Apple Stock vs. BlackBerry Stock: Better Buy Today

Apple (NASDAQ:AAPL) released its record Q1 earnings on Wednesday. But is its stock a better buy than the Canadian tech company BlackBerry (TSX:BB)(NYSE:BB)? Let’s discuss.

| More on:

Image source: Getty Images

Apple (NASDAQ:AAPL) — the world’s largest tech company — released its first-quarter fiscal 2021 results on Wednesday. The company’s revenue rose to US$111.4 billion during the quarter from US$91.8 a year ago. As a result, its adjusted net profits jumped 29.3% on a YoY (year-over-year) basis to a record $28.8 billion. It translated into a solid 25.8% adjusted net profit margin for the American tech giant.

Apple’s latest earnings

The company’s products segment sales saw a 21% rise, while its services segment revenue soared by 24% YoY in the last quarter. A few years ago, Apple’s remarkable success story attracted the legendary investor Warren Buffett’s attention. While Berkshire Hathaway — Buffett’s investment firm — has recently reduced its stake in the tech giant, it still owns about 964.7 million Apple shares.

In the last couple of years, many reports have suggested that Apple is secretly working on its electric car project. The rising electric vehicle demand and Elon Musk’s electric carmaker Tesla’s recent success have attracted many businesses who want to benefit from it.

However, Apple is not alone in this race. Many other small and big companies are openly making more efforts than Apple to benefit from the growing electric vehicle (EV) and smart mobility market. Let’s take a closer look at why BlackBerry (TSX:BB)(NYSE:BB) — Apple’s old rival — is trying to remain at the forefront of the EV and smart mobility revolution.

Here’s where BlackBerry is winning

BlackBerry was ruling the smartphone market roughly about 15 years ago, while it’s not in the game anymore. Apple’s iPhone launch played a key role in killing BlackBerry’s smartphone market dominance.

BlackBerry is an enterprise security software and services company today. The company now makes most of its revenue from the Internet of Things segment. It accounted for more than half of its revenue in fiscal 2020. Geographically, North America is BlackBerry’s single largest market.

The Waterloo-based tech firm’s QNX real-time operating system is widely used by some of the largest auto companies like Honda, BMW, General Motors, Ford, Jaguar Land Rover, and Hyundai, etc. BB is now working on an integrated data platform in collaboration with Amazon Web Services. It would allow automakers to access vehicle sensor data and use it for cloud and in-vehicle applications. The platform would also have some EV specific features in the future.

As BlackBerry already has big automakers in its client list, it won’t take much effort and much incremental marketing costs to market its new data platform to big automakers.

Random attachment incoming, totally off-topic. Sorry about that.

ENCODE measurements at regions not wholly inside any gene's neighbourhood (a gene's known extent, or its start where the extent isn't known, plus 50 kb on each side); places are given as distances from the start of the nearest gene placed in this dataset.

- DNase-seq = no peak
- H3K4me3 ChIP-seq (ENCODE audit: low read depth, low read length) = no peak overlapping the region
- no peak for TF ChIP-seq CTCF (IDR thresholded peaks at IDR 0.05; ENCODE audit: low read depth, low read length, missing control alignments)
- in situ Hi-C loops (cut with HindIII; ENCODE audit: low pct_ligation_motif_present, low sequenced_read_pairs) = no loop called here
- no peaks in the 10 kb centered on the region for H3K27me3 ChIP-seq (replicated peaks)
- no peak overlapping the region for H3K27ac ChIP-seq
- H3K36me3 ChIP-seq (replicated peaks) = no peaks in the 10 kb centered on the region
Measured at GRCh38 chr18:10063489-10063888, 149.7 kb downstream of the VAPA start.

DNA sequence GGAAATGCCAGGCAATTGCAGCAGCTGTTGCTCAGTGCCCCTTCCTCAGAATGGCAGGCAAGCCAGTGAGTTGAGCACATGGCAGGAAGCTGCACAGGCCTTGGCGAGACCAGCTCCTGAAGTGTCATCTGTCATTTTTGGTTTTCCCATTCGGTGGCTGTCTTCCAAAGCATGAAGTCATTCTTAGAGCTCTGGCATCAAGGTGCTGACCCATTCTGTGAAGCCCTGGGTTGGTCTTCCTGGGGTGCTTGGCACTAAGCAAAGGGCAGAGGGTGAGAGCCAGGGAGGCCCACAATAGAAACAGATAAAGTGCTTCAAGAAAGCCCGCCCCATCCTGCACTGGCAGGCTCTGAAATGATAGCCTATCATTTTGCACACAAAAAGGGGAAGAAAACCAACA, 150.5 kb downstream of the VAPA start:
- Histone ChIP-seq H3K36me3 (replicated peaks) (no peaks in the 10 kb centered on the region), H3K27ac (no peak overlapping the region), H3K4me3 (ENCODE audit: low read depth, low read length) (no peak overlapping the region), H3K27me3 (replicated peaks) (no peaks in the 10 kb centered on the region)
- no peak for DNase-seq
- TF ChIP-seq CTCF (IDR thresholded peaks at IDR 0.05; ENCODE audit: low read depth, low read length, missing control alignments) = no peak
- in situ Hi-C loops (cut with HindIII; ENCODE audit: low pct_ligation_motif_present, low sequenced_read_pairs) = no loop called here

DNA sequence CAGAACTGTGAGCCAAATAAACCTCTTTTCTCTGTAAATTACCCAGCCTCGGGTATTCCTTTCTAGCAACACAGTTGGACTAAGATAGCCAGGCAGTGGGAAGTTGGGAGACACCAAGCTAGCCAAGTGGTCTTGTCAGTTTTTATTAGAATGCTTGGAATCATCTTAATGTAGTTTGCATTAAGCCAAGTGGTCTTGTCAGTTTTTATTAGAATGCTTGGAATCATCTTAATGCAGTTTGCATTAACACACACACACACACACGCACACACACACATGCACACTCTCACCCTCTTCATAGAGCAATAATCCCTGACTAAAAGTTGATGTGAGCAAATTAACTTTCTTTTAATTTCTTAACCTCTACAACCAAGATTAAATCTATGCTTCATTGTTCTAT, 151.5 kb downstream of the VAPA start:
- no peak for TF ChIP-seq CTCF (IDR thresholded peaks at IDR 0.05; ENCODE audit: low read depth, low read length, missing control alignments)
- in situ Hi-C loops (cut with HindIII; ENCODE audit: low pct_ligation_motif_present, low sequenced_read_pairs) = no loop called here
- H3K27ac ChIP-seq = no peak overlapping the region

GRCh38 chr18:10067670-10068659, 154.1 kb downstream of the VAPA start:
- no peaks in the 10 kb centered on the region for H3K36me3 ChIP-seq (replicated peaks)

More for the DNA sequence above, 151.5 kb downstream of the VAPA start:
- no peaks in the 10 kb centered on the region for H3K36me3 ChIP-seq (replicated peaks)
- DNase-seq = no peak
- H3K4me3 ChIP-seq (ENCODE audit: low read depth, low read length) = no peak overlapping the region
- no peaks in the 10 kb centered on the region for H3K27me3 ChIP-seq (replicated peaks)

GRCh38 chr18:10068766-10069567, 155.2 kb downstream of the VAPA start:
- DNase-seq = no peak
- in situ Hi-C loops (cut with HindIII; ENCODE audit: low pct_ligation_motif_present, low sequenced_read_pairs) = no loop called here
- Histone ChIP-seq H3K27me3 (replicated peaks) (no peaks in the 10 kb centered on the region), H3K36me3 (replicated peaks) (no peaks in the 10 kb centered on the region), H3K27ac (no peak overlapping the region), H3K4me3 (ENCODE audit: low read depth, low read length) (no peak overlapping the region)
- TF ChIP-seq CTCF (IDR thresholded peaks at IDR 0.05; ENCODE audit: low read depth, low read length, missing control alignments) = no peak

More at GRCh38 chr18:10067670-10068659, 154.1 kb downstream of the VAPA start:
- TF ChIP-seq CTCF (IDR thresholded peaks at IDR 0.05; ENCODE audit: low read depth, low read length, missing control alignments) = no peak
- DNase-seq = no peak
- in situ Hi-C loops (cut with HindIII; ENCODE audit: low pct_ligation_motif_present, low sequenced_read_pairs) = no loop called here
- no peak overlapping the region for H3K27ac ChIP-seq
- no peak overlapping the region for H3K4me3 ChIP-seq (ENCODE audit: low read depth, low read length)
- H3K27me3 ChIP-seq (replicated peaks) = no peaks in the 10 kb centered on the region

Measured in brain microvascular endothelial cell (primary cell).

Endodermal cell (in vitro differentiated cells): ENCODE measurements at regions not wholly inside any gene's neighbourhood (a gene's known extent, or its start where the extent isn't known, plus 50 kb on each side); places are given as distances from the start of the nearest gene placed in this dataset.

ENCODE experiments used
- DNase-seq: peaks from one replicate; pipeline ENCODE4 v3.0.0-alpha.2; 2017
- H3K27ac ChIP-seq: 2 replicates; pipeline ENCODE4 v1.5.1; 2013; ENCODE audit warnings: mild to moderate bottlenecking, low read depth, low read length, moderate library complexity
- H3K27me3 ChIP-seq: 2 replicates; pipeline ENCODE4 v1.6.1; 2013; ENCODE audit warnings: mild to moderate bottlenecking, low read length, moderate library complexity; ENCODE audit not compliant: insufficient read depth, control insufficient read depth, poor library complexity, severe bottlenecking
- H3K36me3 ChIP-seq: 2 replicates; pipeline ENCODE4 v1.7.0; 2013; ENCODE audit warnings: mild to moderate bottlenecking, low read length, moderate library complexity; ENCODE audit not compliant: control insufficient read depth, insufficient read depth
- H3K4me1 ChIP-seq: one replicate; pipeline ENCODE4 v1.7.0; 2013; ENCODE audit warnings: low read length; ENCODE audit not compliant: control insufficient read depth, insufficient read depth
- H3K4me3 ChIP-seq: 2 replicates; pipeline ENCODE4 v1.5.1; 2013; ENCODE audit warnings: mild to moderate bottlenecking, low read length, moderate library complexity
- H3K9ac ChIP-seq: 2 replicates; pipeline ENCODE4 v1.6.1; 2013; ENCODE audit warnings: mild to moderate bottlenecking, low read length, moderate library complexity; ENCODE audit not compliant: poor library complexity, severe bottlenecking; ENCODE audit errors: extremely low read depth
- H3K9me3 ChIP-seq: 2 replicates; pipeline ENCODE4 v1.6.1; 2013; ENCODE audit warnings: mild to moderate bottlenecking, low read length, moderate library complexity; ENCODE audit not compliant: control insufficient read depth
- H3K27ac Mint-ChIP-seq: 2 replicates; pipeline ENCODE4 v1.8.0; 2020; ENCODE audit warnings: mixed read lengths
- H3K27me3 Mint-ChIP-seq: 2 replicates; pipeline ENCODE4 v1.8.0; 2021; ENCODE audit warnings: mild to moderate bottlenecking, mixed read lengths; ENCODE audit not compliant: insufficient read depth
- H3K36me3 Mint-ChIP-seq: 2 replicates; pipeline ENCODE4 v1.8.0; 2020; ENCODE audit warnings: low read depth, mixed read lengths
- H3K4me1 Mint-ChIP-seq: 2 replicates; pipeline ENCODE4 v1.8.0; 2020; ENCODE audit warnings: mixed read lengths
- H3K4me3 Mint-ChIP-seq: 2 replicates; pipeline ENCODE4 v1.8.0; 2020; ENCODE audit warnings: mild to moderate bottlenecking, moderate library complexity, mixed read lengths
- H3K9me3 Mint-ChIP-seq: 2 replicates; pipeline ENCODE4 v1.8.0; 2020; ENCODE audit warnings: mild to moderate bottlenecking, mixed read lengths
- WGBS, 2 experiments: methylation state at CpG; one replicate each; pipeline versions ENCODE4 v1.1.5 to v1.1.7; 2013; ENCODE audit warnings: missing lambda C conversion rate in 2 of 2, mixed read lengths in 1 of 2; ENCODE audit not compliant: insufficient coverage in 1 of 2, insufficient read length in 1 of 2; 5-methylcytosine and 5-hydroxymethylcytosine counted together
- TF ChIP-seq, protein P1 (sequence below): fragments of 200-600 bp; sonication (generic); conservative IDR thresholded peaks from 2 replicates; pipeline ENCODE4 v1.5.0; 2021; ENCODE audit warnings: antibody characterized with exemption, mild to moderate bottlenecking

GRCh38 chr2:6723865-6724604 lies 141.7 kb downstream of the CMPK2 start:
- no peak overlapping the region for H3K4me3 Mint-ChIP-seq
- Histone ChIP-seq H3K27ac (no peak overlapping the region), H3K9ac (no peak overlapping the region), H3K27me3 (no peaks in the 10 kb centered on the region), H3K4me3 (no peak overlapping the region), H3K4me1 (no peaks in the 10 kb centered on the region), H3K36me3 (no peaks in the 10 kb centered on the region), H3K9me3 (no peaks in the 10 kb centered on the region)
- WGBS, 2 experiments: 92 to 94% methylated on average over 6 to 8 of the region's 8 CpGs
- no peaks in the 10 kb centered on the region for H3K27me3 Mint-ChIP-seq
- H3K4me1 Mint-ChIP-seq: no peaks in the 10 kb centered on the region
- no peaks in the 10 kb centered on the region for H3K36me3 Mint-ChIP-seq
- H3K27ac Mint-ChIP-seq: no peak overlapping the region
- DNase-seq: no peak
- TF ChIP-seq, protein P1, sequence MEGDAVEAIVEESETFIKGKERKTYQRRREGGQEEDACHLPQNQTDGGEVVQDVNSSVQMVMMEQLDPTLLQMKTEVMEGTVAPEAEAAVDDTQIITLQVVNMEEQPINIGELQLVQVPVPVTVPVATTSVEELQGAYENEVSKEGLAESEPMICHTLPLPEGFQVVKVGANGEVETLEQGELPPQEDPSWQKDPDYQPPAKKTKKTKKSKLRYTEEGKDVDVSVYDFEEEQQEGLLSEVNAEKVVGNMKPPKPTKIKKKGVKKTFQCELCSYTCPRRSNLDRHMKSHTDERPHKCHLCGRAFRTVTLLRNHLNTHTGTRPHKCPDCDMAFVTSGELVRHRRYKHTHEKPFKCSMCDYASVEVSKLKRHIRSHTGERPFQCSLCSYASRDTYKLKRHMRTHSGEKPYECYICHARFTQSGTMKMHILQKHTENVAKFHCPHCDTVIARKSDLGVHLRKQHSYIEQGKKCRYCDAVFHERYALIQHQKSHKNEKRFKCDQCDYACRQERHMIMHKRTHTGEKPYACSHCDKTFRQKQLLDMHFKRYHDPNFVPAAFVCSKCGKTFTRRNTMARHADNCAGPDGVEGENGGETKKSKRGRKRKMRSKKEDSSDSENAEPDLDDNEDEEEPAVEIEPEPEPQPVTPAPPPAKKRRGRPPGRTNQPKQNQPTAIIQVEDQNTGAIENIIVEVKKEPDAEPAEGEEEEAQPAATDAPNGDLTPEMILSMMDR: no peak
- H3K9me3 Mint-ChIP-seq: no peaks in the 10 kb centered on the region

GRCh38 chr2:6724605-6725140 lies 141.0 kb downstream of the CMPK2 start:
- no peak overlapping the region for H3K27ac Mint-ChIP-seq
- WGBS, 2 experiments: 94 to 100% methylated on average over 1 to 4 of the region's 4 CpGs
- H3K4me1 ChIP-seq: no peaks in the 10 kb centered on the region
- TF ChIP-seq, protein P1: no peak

Footprints in the Chinese EV market

China is the world’s largest electric vehicle market. BlackBerry earlier this week expanded its partnership with the Chinese search engine giant Baidu.

Baidu will allow BlackBerry to use its HD maps in BB’s QNX Neutrino OS. This OS would be used in the Chinese auto giant GAC Group’s mass-produced EVs. This move could help BlackBerry increase its presence in China and lead to big financial gains in the medium term.

Foolish takeaway

I admire Apple for its ability to consistently posting record profits and staying ahead of the competition in most areas. However, BlackBerry’s early moves to gain from the rapidly growing EV and autonomous vehicle market could help it become a bigger player in these segments than Apple. I believe that’s what makes BlackBerry stock a better buy than Apple — at least for the medium to long term.

This article represents the opinion of the writer, who may disagree with the “official” recommendation position of a Motley Fool premium service or advisor. We’re Motley! Questioning an investing thesis — even one of our own — helps us all think critically about investing and make decisions that help us become smarter, happier, and richer, so we sometimes publish articles that may not be in line with recommendations, rankings or other content.

John Mackey, CEO of Whole Foods Market, an Amazon subsidiary, is a member of The Motley Fool’s board of directors. David Gardner owns shares of Amazon, Apple, Baidu, Ford, and Tesla. Tom Gardner owns shares of Baidu and Tesla. The Motley Fool owns shares of and recommends Amazon, Apple, Baidu, Berkshire Hathaway (B shares), and Tesla. The Motley Fool recommends BlackBerry and BlackBerry and recommends the following options: short March 2021 $225 calls on Berkshire Hathaway (B shares), long January 2022 $1920 calls on Amazon, short January 2023 $200 puts on Berkshire Hathaway (B shares), short January 2022 $1940 calls on Amazon, and long January 2023 $200 calls on Berkshire Hathaway (B shares). Fool contributor Jitendra Parashar has no position in any of the stocks mentioned.

More on Tech Stocks